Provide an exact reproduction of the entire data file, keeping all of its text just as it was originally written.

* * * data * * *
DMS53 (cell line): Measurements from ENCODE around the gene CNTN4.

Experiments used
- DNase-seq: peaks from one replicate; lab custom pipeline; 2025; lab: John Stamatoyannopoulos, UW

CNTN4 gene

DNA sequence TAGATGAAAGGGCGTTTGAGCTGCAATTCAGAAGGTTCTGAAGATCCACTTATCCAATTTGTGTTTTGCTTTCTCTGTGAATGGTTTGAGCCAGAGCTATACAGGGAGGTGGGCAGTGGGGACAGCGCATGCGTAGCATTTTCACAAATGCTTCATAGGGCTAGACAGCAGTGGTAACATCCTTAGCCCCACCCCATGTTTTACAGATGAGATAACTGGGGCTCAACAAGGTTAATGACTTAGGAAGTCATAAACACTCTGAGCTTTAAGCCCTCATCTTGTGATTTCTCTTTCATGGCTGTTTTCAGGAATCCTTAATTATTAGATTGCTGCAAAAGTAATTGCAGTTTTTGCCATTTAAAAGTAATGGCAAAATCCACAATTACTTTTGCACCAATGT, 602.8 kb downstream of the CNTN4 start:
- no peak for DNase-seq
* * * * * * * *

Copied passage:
DMS53 (cell line): Measurements from ENCODE around the gene CNTN4.

Experiments used
- DNase-seq: peaks from one replicate; lab custom pipeline; 2025; lab: John Stamatoyannopoulos, UW

CNTN4 gene

DNA sequence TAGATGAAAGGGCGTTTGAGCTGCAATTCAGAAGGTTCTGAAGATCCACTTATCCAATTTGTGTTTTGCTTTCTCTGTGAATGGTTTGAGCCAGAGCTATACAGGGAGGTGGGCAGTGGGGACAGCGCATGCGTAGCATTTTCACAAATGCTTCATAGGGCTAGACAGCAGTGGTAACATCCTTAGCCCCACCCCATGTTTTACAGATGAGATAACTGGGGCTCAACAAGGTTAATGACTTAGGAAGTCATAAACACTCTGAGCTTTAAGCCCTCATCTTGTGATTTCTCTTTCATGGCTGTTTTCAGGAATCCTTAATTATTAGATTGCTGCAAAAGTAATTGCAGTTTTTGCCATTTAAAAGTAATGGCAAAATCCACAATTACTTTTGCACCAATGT, 602.8 kb downstream of the CNTN4 start:
- no peak for DNase-seq